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These days I have read about buffer overflow attacks, and actually I can't say that I have understand the big picture, I have some doubts in my mind.

So to kill my doubts the question arises, if my program is written in C and all of code used to get input or to copy/merge buffers, checks for bounds, can buffer overflow occur? Or saying directly, is input (wherever that comes) the only method that an attacker can use to cause buffer overflow?

For example, consider the following code:

int main(){
    int size = 15;
    char buf[size];
    fgets(buf, size , stdin);

Is susceptible to buffer overflows? Thank you!:)

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closed as unclear what you're asking by sgarizvi, this, Infinite Recursion, peko, Lynn Crumbling Sep 17 '14 at 4:00

Please clarify your specific problem or add additional details to highlight exactly what you need. As it's currently written, it’s hard to tell exactly what you're asking. See the How to Ask page for help clarifying this question.If this question can be reworded to fit the rules in the help center, please edit the question.

It does not overflow (if the specified size is not bad) fgets does not perform a write only in the area of the specified range. – BLUEPIXY May 29 '14 at 12:56
There's an error though.. return value of fgets ought be checked – Rob11311 May 29 '14 at 13:48

2 Answers 2

up vote 2 down vote accepted

Actually guys there is an error in the code, and there could be a potential security problem, coding like that in certain applications! In short checking returns values matter.

Whilst it may be argued that his program is indeed safe, the bigger picture is about the pattern on the code, and ensuring the assumed invariants of the code, which is that buf, contains a NULL terminated string between 0 and 14 bytes long.

From man page :

The fgets() function shall read bytes from stream into the array pointed to by s, until n-1 bytes are read, or a is read and transferred to s, or an end-of-file condition is encountered. The string is then terminated with a null byte.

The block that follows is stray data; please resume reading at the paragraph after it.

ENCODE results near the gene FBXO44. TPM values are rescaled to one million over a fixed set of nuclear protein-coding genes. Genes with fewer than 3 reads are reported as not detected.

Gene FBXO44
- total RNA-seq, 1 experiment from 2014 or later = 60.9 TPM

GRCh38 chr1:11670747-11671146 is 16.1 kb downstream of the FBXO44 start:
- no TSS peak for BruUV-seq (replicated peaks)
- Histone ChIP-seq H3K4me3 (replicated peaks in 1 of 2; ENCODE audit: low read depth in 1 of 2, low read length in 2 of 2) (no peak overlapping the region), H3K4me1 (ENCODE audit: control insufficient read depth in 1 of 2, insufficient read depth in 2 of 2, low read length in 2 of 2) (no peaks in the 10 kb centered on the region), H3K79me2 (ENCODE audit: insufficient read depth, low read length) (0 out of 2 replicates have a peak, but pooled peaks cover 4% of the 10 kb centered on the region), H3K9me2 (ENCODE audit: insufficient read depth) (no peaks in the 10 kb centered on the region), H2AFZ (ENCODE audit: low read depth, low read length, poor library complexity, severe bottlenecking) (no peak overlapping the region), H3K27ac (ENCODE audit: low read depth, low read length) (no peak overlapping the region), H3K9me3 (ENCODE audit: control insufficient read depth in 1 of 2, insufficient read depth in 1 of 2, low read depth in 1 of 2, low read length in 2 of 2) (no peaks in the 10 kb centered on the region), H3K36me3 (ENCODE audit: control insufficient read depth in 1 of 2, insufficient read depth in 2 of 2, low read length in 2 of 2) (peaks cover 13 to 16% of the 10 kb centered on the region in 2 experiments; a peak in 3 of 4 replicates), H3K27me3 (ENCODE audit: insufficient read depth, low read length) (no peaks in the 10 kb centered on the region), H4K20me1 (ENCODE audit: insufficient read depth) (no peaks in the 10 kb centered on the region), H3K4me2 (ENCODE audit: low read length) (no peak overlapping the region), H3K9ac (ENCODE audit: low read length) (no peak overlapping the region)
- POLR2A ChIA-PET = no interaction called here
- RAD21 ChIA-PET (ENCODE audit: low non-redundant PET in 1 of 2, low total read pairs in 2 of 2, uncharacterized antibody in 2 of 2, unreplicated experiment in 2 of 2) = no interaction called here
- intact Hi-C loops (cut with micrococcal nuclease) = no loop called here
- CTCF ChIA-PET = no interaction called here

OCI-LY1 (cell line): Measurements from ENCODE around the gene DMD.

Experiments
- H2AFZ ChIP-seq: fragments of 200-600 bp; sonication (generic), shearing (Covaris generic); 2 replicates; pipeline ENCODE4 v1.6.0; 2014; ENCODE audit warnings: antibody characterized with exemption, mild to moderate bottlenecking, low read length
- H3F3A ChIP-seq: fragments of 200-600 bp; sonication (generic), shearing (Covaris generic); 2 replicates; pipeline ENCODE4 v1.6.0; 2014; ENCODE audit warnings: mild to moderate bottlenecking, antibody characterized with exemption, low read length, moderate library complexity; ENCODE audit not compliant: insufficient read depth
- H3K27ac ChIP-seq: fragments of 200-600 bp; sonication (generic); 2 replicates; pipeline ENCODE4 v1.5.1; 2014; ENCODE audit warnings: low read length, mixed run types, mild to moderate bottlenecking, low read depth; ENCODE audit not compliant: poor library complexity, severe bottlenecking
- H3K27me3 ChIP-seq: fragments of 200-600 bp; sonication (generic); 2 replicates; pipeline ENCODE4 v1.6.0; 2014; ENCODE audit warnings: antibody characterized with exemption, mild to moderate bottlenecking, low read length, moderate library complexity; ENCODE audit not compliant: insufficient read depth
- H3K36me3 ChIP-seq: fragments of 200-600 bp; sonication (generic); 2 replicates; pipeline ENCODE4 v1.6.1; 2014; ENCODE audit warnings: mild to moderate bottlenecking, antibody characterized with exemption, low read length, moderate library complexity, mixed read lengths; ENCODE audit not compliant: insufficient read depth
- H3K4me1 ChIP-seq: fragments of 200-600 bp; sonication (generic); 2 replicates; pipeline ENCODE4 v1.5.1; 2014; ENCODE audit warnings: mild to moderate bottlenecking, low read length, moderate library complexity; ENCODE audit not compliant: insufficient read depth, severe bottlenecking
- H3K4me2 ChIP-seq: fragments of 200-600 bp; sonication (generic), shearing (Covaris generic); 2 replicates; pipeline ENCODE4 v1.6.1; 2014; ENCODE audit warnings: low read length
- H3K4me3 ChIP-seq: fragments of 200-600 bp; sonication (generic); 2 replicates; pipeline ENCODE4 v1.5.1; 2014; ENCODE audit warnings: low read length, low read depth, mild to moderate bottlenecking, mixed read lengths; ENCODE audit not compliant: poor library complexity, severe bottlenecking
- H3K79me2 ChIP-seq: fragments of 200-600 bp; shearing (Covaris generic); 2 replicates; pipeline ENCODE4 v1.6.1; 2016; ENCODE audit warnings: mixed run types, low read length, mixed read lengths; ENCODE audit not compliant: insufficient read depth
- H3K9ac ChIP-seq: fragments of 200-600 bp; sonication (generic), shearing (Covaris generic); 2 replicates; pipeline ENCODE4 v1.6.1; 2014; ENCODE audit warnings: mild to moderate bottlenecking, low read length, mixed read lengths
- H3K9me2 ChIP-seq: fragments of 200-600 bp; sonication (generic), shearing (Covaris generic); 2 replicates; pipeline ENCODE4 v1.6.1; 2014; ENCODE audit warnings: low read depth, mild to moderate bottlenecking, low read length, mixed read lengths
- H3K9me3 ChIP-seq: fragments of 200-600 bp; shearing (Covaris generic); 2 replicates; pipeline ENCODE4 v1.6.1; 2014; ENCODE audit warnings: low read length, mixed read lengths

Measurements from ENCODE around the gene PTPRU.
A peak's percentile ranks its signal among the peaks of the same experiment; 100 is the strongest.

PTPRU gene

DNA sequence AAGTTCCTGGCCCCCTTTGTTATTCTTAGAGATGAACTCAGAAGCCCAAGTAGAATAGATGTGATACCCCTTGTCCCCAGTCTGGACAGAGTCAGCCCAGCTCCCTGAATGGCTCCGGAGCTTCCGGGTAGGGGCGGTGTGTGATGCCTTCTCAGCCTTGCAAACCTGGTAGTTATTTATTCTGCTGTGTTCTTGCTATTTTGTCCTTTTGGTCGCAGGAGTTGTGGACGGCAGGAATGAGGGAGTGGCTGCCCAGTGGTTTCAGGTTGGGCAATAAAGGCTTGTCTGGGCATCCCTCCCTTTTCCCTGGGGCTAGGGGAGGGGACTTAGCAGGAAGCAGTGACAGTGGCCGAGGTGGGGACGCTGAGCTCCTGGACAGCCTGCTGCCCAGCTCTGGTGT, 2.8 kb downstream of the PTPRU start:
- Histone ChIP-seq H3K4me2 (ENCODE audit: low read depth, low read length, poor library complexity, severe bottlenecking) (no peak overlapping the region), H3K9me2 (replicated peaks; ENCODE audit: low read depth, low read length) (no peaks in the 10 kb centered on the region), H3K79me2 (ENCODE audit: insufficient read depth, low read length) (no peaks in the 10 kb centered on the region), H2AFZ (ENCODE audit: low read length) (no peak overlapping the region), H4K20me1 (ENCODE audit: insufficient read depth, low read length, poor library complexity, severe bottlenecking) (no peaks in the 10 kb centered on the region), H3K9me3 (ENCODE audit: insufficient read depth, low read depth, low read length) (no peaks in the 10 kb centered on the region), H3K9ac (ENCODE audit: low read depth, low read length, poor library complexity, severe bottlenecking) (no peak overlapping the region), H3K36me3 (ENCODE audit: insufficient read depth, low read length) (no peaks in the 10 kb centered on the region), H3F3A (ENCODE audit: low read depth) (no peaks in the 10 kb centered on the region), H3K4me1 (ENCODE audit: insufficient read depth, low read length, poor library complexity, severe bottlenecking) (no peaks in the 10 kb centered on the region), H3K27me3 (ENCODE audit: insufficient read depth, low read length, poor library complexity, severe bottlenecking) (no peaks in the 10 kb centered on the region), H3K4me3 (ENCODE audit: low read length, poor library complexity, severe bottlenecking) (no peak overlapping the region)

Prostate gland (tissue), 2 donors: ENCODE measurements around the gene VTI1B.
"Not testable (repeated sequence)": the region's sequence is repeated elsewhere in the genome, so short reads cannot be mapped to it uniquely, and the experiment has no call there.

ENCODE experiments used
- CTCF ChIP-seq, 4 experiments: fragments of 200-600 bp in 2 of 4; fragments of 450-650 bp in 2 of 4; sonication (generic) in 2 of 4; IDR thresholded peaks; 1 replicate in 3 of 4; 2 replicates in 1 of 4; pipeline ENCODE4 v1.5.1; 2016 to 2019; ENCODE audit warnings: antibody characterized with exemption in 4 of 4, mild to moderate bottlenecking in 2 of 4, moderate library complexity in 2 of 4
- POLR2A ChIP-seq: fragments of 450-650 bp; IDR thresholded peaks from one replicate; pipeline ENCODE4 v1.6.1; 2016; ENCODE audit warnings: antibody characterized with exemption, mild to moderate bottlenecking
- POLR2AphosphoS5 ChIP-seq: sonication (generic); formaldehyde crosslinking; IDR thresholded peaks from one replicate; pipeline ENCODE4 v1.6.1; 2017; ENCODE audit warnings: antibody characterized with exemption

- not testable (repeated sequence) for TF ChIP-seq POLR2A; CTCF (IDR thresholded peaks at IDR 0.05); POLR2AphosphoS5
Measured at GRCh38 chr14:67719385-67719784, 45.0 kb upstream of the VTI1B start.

Upon successful completion, fgets() shall return s. If the stream is at end-of-file, the end-of-file indicator for the stream shall be set and fgets() shall return a null pointer. If a read error occurs, the error indicator for the stream shall be set, fgets() shall return a null pointer, [CX] [Option Start] and shall set errno to indicate the error.

Arranging for an error condition, may mean no NULL may be appended to the string and the buffer is automatically allocated, so printf(3) may leak information.. think about Heardbleed.

As chux points out initialising the automatically allocated buffer buf[0] = '\0';, or declaring buf statically so it's system initialised to 0, ought not be relied upon as in event of error, the state of buf is undefined.

So a check on the return value of fgets is necessary. So something more like :

  char *s;
  if ((s = fgets( buf, sizeof buf, stdin)) {
      puts( s);

Here's a link to an article on secure programming, which may be of interest

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Please do not format plain text as code, it looks ugly when random words are highlighted. – Pascal Cuoq May 29 '14 at 14:19
buf[0] = '\0'; does not help. Should an IO error occur, the state of buf is not defined, so without checking fgets() results, using buf is not known to be valid string. With checking the result of fgets(), there is no need to buf[0] = '\0'; The advice to "better check the return value of fgets" is the best approach. Alos best not to printf( s); for s may have '%' in it, better to use fputs(). Otherwise, nice answer. – chux May 29 '14 at 22:18
Thankyou it's clear now, thanks for link also. :) – user80755 May 30 '14 at 20:58

The use of 'fgets' does prevent the buffer overflow. According to the man page:

The fgets() function reads at most one less than the number of characters specified by size from the given stream and stores them in the string str. Read- ing stops when a newline character is found, at end-of-file or error. The newline, if any, is retained. If any characters are read and there is no error, a `\0' character is appended to end the string.

Notice the 'prevent' above. If you set the size larger than the actual buffer, you can then pull in more information than the buffer can hold leading to a buffer overflow. It is advisable to use


to prevent possibly going over the buffer size.

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Good points, but you haven't considered the error case. – Rob11311 May 29 '14 at 13:44
The man page states that "The string is then terminated with a null byte." This is after it a '\n' or 'EOF'. Why would an EOF "mean No NULL may be appended?" – houckrj May 29 '14 at 13:49
@Rob11311, I don't have the points to comment on yours. Sorry. – houckrj May 29 '14 at 13:51
Correct on EOF, my focus was on explaining the lurking danger in the assumptions, this shows how hard secure programming is. You would need to find a way to cause an error condition, then it MAY fail non safely.. or the system MIGHT be safe by accident. Just check return values.. if you care about security – Rob11311 May 29 '14 at 13:57
Actually I thought I'd pasted in the return values on man page.. now it ought be clear! – Rob11311 May 29 '14 at 14:04

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